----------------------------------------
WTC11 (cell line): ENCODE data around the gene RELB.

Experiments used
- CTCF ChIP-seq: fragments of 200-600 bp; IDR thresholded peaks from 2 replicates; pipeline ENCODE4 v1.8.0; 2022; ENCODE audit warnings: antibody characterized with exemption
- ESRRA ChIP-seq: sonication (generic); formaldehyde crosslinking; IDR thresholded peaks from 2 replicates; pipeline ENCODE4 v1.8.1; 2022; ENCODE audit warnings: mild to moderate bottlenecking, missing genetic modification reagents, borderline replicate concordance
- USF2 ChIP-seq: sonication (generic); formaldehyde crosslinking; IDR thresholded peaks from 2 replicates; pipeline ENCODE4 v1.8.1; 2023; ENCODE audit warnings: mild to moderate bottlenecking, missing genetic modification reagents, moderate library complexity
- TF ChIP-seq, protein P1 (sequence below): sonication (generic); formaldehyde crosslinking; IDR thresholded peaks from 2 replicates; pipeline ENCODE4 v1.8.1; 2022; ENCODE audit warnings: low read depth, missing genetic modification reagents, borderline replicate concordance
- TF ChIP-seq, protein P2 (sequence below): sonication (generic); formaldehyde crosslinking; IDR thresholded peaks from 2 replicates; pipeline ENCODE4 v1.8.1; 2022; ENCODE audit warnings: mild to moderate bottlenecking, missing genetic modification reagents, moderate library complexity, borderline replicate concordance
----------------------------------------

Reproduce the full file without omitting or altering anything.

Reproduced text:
WTC11 (cell line): ENCODE data around the gene RELB.

Experiments used
- CTCF ChIP-seq: fragments of 200-600 bp; IDR thresholded peaks from 2 replicates; pipeline ENCODE4 v1.8.0; 2022; ENCODE audit warnings: antibody characterized with exemption
- ESRRA ChIP-seq: sonication (generic); formaldehyde crosslinking; IDR thresholded peaks from 2 replicates; pipeline ENCODE4 v1.8.1; 2022; ENCODE audit warnings: mild to moderate bottlenecking, missing genetic modification reagents, borderline replicate concordance
- USF2 ChIP-seq: sonication (generic); formaldehyde crosslinking; IDR thresholded peaks from 2 replicates; pipeline ENCODE4 v1.8.1; 2023; ENCODE audit warnings: mild to moderate bottlenecking, missing genetic modification reagents, moderate library complexity
- TF ChIP-seq, protein P1 (sequence below): sonication (generic); formaldehyde crosslinking; IDR thresholded peaks from 2 replicates; pipeline ENCODE4 v1.8.1; 2022; ENCODE audit warnings: low read depth, missing genetic modification reagents, borderline replicate concordance
- TF ChIP-seq, protein P2 (sequence below): sonication (generic); formaldehyde crosslinking; IDR thresholded peaks from 2 replicates; pipeline ENCODE4 v1.8.1; 2022; ENCODE audit warnings: mild to moderate bottlenecking, missing genetic modification reagents, moderate library complexity, borderline replicate concordance